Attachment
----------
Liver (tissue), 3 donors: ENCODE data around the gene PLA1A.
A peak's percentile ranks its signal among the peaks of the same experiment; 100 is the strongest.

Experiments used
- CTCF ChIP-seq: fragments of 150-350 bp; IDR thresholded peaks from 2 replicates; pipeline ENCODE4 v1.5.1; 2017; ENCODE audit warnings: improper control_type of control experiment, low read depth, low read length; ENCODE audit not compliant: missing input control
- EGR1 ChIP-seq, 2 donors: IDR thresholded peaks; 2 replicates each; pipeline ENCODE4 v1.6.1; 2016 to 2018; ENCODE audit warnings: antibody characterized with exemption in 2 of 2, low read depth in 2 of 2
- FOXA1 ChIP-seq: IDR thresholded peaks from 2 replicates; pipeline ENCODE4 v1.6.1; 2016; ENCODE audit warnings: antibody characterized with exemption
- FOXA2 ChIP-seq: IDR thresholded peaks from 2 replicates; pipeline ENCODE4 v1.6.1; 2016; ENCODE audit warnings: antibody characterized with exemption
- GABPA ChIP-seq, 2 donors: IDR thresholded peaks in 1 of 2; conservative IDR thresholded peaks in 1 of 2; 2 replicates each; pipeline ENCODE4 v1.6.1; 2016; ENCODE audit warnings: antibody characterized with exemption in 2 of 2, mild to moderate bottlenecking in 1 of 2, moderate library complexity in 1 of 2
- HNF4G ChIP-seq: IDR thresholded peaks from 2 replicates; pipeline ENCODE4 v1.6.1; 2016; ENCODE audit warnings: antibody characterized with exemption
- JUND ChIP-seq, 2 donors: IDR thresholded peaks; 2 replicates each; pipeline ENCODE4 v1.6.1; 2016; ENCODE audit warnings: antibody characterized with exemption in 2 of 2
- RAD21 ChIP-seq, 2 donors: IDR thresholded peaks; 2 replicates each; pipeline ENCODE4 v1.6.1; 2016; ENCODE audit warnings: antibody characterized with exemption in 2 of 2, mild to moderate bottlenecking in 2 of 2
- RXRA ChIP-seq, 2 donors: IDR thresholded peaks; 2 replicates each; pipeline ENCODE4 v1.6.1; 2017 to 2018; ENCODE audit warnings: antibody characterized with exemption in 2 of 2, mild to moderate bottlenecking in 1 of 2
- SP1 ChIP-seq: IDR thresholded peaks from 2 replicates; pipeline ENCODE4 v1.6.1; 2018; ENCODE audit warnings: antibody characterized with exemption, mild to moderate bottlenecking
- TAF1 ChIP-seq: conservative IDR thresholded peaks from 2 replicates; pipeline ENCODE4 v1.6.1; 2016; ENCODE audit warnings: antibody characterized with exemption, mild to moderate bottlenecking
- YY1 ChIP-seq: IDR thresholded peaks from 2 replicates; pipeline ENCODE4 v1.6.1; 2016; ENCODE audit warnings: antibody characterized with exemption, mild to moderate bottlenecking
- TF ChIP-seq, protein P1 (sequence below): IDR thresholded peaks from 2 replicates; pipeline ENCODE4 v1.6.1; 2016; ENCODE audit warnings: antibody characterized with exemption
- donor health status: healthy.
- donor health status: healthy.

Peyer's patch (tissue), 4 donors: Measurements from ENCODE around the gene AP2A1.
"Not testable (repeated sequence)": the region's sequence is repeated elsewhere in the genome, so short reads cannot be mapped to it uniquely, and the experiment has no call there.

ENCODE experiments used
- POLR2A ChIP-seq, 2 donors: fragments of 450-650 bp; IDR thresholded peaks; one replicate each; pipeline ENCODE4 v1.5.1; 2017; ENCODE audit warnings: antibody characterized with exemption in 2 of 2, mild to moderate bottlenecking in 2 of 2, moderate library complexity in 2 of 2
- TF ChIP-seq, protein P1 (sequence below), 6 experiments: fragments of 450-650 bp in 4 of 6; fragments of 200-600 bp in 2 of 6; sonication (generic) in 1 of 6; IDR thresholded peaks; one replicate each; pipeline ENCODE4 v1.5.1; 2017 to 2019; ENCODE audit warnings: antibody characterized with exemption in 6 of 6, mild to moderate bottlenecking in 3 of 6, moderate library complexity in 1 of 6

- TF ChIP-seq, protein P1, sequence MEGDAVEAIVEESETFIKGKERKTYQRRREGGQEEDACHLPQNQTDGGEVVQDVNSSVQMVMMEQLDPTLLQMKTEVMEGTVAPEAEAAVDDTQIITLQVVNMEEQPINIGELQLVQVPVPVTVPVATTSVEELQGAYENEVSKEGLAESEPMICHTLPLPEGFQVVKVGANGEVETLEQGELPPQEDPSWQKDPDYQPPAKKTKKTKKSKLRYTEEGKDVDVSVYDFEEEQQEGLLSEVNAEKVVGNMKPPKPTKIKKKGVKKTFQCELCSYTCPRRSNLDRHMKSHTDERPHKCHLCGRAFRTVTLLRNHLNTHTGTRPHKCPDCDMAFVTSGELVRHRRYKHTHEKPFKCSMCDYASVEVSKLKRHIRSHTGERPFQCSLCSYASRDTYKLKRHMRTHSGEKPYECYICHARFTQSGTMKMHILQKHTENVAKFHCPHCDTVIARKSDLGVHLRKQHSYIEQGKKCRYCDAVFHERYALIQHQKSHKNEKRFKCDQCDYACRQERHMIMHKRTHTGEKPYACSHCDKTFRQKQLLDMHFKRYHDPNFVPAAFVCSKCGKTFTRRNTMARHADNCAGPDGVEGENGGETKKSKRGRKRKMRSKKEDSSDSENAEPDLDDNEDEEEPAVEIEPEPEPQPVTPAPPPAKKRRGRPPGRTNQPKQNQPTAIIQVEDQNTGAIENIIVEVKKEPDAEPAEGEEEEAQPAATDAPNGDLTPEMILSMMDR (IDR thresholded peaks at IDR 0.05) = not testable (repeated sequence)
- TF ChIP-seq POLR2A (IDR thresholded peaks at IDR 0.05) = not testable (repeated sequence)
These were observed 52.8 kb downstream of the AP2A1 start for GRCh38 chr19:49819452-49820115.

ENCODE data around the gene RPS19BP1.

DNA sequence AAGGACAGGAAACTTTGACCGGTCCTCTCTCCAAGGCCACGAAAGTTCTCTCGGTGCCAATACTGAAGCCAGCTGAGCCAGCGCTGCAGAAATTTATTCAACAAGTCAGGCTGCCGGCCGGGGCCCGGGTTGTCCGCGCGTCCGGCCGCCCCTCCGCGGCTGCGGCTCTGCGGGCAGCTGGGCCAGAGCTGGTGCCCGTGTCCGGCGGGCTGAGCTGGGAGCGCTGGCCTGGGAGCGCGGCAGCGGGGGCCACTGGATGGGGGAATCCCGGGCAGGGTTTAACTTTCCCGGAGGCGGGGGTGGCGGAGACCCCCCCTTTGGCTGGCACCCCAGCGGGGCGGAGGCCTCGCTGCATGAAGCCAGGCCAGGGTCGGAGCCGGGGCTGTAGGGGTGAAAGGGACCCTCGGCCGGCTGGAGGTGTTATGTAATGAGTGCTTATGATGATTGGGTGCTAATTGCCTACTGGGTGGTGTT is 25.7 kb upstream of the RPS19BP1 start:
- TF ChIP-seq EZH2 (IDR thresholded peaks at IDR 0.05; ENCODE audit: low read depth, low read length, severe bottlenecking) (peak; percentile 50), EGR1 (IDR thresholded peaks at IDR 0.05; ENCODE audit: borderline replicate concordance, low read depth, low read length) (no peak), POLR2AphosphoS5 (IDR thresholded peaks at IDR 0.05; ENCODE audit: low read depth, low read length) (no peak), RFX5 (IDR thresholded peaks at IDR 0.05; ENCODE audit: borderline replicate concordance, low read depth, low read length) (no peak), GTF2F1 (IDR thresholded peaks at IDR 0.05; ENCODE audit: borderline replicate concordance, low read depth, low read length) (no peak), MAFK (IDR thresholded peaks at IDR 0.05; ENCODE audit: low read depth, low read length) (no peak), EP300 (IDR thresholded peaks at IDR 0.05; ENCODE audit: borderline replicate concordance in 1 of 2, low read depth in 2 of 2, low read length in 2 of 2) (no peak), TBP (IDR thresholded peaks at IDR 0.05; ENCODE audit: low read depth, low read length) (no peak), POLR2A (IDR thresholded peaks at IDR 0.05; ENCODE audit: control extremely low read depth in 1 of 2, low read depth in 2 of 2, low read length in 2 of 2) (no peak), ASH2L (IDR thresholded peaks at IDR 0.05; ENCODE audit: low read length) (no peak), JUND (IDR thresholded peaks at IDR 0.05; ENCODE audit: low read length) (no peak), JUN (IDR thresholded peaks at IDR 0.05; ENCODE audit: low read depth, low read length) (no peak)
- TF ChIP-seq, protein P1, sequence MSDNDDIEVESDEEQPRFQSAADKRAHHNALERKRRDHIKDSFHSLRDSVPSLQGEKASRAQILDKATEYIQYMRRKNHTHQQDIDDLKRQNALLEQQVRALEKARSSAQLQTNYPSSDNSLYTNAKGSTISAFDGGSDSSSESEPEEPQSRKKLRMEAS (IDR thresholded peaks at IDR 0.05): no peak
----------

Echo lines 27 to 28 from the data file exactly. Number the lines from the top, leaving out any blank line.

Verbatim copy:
ENCODE data around the gene RPS19BP1.

DNA sequence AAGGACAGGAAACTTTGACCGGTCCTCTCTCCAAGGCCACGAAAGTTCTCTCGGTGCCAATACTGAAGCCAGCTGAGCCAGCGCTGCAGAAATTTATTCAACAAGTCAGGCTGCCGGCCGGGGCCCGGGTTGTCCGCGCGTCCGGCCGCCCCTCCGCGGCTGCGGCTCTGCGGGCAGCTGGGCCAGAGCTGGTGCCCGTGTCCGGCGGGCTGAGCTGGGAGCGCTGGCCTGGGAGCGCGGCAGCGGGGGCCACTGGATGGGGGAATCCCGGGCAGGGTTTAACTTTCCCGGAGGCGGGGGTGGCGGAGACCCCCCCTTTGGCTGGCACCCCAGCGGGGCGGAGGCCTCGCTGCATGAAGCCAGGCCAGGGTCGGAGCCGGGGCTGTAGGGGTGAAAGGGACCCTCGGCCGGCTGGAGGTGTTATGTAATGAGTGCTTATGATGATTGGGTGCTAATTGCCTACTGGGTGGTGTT is 25.7 kb upstream of the RPS19BP1 start: